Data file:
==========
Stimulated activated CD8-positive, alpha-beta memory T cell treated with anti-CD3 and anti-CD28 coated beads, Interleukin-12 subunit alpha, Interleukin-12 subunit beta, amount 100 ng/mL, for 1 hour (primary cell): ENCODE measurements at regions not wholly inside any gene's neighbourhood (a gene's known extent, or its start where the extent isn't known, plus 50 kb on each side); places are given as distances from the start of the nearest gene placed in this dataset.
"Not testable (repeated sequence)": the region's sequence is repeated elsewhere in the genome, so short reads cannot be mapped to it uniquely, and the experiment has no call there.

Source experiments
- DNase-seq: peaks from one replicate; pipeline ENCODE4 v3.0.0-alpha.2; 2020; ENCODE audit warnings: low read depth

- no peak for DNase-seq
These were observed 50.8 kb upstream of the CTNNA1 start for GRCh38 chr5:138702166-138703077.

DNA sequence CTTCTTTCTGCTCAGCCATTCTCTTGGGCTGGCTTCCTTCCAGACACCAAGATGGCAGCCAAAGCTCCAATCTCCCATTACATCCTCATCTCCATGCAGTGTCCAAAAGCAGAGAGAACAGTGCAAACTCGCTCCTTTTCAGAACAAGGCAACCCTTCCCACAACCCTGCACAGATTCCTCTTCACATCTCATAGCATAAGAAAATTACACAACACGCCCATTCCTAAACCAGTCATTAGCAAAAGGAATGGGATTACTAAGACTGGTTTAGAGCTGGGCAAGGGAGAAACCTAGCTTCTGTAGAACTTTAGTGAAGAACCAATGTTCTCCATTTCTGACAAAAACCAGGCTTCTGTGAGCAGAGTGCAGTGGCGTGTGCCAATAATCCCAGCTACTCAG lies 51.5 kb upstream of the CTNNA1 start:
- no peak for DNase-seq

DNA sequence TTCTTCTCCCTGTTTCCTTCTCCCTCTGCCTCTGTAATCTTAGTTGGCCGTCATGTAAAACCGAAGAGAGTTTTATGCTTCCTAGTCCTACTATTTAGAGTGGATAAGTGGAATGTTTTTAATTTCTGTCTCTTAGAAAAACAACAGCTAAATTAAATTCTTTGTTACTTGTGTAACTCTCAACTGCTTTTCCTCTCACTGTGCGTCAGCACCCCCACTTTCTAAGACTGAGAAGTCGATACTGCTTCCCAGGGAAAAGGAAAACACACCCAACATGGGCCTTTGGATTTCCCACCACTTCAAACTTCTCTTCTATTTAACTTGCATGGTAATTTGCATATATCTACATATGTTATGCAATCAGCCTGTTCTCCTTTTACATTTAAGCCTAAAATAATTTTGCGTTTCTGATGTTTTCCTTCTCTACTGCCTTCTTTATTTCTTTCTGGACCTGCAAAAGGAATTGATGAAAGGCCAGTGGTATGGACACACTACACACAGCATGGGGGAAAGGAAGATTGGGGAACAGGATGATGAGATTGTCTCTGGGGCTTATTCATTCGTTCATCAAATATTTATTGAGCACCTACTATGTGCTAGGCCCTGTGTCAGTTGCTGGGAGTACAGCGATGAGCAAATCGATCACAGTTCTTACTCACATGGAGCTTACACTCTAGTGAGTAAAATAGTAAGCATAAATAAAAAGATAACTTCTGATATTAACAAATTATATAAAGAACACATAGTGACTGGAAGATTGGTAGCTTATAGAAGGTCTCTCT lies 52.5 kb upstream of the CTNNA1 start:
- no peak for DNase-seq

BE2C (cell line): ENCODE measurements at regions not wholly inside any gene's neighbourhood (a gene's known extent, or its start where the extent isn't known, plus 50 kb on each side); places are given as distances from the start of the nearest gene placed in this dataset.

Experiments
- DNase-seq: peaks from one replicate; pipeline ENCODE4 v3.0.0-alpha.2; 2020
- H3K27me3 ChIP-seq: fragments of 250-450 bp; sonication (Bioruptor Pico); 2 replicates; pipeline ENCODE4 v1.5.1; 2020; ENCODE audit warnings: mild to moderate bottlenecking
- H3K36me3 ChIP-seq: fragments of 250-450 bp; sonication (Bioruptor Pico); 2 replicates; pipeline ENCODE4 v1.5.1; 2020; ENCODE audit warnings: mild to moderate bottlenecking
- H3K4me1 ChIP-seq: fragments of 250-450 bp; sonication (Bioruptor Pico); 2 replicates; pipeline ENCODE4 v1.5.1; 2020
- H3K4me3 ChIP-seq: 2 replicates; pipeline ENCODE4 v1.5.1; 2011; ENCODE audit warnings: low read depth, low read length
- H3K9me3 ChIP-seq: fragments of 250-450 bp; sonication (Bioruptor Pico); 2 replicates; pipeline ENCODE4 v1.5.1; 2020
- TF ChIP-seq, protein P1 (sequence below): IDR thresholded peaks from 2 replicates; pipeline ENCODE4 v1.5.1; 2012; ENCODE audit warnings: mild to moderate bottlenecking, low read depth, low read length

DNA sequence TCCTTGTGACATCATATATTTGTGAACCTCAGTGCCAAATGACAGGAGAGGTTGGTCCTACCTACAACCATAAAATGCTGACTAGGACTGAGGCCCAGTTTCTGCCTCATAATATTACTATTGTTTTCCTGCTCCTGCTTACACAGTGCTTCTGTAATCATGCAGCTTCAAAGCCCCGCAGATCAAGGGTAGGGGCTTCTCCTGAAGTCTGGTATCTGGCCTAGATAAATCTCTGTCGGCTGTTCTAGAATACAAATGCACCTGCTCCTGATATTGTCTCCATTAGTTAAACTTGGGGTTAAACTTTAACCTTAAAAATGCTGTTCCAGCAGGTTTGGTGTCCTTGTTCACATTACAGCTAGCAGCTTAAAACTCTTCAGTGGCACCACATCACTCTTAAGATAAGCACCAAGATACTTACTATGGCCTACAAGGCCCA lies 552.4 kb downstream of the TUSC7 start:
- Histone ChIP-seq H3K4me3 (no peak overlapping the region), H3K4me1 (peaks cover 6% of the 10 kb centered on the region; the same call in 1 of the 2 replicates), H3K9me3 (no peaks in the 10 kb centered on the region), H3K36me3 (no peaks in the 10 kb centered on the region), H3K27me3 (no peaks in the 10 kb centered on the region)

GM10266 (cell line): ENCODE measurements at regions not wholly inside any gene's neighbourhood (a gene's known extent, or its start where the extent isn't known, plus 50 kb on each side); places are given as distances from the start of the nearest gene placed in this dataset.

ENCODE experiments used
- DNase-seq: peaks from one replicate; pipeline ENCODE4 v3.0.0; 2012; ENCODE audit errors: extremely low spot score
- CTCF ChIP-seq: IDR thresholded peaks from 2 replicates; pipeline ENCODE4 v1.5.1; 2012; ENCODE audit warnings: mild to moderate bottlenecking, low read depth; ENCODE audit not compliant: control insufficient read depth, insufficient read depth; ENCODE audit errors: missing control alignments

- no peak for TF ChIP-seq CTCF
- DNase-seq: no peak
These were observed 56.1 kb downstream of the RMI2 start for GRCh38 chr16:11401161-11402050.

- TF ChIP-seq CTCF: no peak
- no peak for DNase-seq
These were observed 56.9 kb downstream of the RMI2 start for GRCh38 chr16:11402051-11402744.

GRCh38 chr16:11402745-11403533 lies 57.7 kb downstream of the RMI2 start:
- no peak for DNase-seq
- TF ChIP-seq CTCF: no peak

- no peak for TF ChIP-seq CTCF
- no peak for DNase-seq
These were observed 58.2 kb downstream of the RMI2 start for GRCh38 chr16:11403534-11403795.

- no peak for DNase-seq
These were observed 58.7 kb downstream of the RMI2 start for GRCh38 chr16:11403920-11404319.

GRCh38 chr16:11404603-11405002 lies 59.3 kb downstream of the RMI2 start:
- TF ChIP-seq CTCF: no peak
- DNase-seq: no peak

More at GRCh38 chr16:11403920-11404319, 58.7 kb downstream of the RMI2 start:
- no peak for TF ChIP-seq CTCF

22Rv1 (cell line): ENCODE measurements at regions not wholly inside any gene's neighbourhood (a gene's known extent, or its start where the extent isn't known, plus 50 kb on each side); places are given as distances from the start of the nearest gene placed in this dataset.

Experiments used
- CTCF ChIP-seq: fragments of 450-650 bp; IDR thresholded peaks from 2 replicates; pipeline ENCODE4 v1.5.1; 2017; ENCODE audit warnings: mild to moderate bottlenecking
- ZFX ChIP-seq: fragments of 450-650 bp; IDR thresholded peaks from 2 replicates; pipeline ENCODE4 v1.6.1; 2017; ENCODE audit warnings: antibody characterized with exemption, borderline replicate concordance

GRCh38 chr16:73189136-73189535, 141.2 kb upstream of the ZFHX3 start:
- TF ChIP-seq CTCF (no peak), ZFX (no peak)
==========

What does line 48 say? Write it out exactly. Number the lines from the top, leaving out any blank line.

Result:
- ZFX ChIP-seq: fragments of 450-650 bp; IDR thresholded peaks from 2 replicates; pipeline ENCODE4 v1.6.1; 2017; ENCODE audit warnings: antibody characterized with exemption, borderline replicate concordance